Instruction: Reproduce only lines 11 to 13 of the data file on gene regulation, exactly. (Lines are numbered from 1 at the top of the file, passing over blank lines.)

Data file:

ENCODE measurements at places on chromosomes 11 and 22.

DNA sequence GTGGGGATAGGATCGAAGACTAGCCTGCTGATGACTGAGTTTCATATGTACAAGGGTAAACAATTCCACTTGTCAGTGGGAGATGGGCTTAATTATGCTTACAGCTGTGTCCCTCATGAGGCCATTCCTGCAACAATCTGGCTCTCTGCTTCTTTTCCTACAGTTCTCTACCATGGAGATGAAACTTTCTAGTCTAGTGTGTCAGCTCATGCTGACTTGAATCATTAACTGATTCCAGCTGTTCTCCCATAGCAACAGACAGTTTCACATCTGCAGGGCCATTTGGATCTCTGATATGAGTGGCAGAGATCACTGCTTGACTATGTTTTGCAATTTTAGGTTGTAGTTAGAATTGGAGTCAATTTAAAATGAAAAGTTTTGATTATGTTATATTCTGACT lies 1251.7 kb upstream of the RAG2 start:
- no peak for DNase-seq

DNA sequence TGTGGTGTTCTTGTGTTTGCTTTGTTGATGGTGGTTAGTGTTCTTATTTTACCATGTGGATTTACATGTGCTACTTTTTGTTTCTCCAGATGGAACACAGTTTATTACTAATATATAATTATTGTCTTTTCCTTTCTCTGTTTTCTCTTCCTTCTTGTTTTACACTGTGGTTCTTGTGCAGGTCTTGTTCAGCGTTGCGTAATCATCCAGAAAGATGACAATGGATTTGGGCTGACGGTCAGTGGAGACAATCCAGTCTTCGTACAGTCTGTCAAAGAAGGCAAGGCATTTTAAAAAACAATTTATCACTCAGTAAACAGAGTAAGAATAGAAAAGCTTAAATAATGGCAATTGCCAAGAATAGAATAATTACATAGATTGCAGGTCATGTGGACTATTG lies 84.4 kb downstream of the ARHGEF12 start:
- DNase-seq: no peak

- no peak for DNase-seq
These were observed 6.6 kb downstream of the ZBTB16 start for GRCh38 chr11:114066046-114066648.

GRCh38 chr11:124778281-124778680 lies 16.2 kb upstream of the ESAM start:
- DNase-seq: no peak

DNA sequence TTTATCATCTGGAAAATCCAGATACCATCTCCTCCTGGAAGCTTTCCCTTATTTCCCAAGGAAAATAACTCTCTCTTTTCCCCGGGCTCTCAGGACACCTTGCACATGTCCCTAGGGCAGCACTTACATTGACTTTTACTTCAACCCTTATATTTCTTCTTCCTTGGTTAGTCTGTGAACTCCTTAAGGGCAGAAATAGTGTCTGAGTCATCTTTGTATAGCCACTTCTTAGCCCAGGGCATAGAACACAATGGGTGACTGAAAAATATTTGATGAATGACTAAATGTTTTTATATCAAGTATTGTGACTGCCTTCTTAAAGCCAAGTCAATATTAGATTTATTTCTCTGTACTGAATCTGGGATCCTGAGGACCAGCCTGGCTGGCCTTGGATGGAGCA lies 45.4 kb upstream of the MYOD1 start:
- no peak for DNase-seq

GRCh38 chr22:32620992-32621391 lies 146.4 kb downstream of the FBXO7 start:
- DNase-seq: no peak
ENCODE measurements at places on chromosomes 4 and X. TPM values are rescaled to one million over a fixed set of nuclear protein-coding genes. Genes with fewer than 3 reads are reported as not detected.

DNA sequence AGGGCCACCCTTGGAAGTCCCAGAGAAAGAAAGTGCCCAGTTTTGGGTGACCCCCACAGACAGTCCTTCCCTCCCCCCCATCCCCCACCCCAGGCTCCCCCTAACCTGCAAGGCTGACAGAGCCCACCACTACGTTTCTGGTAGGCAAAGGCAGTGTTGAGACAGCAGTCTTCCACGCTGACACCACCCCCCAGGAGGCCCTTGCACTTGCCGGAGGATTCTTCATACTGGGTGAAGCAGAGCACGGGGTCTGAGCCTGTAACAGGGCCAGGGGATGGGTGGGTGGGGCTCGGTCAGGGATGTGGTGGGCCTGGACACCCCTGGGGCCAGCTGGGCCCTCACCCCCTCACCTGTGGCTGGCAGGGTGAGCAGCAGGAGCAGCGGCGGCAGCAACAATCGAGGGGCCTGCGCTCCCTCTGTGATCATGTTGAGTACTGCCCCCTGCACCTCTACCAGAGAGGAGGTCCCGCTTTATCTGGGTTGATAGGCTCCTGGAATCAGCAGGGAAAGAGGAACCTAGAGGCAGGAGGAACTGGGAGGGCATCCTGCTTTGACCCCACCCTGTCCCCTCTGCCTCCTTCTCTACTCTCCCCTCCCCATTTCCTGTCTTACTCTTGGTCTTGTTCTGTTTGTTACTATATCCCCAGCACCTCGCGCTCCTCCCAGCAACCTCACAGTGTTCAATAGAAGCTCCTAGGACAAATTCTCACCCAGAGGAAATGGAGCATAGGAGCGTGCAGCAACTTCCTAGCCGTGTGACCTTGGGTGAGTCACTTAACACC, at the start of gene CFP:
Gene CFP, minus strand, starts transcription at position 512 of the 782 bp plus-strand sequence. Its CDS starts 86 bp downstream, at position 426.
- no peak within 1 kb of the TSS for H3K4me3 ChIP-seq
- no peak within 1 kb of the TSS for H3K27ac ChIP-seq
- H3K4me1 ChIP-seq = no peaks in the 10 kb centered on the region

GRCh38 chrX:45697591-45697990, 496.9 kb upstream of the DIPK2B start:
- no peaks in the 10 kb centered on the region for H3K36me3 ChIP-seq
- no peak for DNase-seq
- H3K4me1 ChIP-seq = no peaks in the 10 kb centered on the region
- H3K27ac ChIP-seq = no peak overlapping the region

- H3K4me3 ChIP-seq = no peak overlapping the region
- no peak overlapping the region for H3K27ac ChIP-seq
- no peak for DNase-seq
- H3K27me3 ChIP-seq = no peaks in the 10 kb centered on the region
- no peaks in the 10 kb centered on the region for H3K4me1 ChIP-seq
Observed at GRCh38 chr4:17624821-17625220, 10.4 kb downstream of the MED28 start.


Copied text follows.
- no peak for DNase-seq

GRCh38 chr22:32620992-32621391 lies 146.4 kb downstream of the FBXO7 start:
- DNase-seq: no peak